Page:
There’s no sugarcoating with talk of fantastic defense. The 2011 NCAA championship game was bad. Awful. Nearly unwatchable. As Jay Bilas tweeted, “no defense is good enough to cause a good offense to be that bad.”
Oh sure, you’ll read about how well the defenses played. In terms of effort, that’s undeniable. Both teams exerted themselves on defense, challenging shots and pressuring ball-handlers. That’s certainly praiseworthy, which was talked about afterward.
“If you like it wide open and you want nothing but a 49-42 football game with a lot of scores, it wasn’t your game. If you want two teams, I can tell the way they play, they gave it everything they have. To me that’s beauty,” UConn coach Jim Calhoun said. “Yeah, you’d like a few more baskets made certainly. But it was two teams that weren’t going to give into each other and finally our superiority took over. But, damn, I loved it in the sense of the fact of the fight, competitiveness between the two teams.”
Calhoun and UConn fans may have been the only ones. The rest of us watched, jaws agape, amazed at the sheer amount of missed shots by both teams. It got so bad, it was a surreal sight.
Who knew so many shots could go awry? Who knew UConn could go 1 for 13 from beyond the arc and still win by 12?
When Butler makes just 12 of 64 shots, that’s how. Some amazing – in a bad way – stats:
- The teams combined to miss 88 of 119 field-goal attempts.
- Butler’s 12 made shots were the second fewest in championship game history.
- It’s 18.8 field-goal percentage? It was the worst.
- The Bulldogs were 3 for 31 from inside the arc (9 of 33 beyond it), which will surely never be topped again. Heck, it was the worst 2-point percentage of any game this season.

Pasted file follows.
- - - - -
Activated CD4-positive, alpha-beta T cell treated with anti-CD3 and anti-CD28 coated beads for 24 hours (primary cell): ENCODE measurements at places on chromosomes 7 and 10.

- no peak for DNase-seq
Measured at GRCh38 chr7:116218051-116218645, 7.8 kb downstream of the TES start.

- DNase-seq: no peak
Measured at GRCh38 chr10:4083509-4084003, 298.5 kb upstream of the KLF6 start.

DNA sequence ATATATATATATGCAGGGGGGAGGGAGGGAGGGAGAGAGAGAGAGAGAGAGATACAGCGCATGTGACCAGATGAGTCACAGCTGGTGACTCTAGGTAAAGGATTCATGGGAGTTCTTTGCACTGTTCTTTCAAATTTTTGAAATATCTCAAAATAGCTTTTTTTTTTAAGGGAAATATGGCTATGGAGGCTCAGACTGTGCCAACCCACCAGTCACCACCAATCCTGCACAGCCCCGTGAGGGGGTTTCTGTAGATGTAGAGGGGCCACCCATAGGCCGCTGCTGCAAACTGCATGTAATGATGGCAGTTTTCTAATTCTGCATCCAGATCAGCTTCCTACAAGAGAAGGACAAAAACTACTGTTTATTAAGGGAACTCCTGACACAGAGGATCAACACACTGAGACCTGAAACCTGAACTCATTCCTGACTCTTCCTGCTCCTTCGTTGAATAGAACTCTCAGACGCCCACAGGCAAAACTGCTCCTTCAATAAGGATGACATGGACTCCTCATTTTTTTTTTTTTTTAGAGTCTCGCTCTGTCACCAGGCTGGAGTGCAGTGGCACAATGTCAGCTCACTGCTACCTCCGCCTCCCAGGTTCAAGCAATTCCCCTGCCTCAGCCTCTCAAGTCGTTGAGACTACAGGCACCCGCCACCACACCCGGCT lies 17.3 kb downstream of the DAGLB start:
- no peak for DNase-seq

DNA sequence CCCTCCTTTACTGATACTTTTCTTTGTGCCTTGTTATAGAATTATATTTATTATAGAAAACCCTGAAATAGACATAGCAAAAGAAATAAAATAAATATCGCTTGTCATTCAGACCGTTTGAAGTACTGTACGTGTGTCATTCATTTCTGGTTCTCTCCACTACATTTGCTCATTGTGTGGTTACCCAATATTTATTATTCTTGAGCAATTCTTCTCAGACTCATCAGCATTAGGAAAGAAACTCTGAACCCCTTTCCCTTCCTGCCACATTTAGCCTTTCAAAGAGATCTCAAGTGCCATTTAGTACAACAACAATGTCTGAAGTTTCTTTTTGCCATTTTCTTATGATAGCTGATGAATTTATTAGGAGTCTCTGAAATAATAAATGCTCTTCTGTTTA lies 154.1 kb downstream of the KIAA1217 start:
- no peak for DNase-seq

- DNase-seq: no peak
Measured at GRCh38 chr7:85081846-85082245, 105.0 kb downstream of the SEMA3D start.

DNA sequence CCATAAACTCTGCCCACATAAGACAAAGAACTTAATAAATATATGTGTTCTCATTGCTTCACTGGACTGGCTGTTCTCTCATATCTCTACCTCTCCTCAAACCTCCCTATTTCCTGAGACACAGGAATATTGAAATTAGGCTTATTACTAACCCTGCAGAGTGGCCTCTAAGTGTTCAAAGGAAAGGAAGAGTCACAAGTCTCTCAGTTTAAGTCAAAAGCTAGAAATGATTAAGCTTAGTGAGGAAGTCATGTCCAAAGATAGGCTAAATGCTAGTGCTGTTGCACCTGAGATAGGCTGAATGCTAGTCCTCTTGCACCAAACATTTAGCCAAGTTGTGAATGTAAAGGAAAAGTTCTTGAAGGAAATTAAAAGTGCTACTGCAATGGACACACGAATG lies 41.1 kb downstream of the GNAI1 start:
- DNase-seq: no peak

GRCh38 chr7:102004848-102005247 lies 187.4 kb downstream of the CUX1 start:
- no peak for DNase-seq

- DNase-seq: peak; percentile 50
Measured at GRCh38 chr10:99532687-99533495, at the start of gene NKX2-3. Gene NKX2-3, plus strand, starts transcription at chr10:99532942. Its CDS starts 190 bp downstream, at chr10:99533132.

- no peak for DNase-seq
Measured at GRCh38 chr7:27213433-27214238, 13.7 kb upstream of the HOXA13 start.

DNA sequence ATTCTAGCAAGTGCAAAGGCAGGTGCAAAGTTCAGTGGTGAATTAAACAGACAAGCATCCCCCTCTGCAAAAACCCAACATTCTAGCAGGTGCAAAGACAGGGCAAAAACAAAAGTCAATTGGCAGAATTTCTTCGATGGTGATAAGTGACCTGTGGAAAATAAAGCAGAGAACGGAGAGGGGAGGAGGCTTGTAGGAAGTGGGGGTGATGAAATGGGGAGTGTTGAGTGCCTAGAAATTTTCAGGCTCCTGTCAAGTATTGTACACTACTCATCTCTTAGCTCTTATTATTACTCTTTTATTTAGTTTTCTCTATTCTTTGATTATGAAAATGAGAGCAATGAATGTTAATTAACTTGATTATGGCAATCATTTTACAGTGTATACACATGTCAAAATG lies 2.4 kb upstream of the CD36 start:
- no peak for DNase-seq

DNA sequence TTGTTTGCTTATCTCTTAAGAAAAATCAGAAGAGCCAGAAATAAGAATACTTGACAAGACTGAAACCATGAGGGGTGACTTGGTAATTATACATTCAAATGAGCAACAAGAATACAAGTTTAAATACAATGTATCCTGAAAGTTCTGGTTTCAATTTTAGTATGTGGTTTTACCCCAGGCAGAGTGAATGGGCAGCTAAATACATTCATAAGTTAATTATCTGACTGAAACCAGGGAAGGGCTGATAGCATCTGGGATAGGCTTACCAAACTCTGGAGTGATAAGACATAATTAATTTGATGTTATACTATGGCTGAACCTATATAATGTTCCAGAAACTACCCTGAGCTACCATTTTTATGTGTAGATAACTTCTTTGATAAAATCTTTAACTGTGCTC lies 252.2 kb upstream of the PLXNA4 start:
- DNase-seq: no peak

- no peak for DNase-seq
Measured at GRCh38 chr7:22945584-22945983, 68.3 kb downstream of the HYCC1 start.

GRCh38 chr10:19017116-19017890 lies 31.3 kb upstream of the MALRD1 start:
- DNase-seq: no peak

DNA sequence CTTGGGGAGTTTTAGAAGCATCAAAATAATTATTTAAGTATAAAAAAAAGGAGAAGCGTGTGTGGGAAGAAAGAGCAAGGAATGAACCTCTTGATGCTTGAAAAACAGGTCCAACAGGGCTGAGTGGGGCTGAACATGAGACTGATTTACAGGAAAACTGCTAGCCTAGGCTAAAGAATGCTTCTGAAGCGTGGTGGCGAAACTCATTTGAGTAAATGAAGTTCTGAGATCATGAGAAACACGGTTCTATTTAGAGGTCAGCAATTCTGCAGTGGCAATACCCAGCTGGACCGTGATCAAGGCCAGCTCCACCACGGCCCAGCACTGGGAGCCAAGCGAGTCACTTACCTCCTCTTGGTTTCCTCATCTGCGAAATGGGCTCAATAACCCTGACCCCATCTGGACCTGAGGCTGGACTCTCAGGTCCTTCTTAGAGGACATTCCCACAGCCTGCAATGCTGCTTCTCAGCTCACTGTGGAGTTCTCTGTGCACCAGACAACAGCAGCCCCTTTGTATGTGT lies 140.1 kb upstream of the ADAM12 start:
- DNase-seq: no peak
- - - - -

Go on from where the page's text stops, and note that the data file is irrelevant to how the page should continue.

And it happened on the Monday night that matters!
Left me feeling like the guy in old Alka Setzer ads, but instead of eating, I was watching the whole thing. And I felt bad for the Bulldogs.
At first, they couldn’t hit because of UConn’s defense. The Huskies were bigger, longer and made just about every attempt a nightmare for Brad Stevens’ squad. But when so many shots wouldn’t fall things got out of hand. Butler wanted to shoot and stretch the UConn defense, but nothing was falling.
It was uncanny.
“I don’t care if they make shots. I don’t love ’em any less because we lost. You know, they’ve been terrific. You’re not always going to make shots. That’s part of the game. Very rarely will you go 12 of 64. But UConn had a lot to do with that,” Stevens said.
“For whatever reason, we just couldn’t make ’em.”
It shouldn’t detract from Butler’s run or the tournament in general though. Both teams proved themselves worthy of playing for the title by winning in the format that’s beloved as one of the greatest playoff systems in sports. So maybe they weren’t the two best teams of the season. So what?
For one night, nothing went in. I’m just sad it had to be title night.
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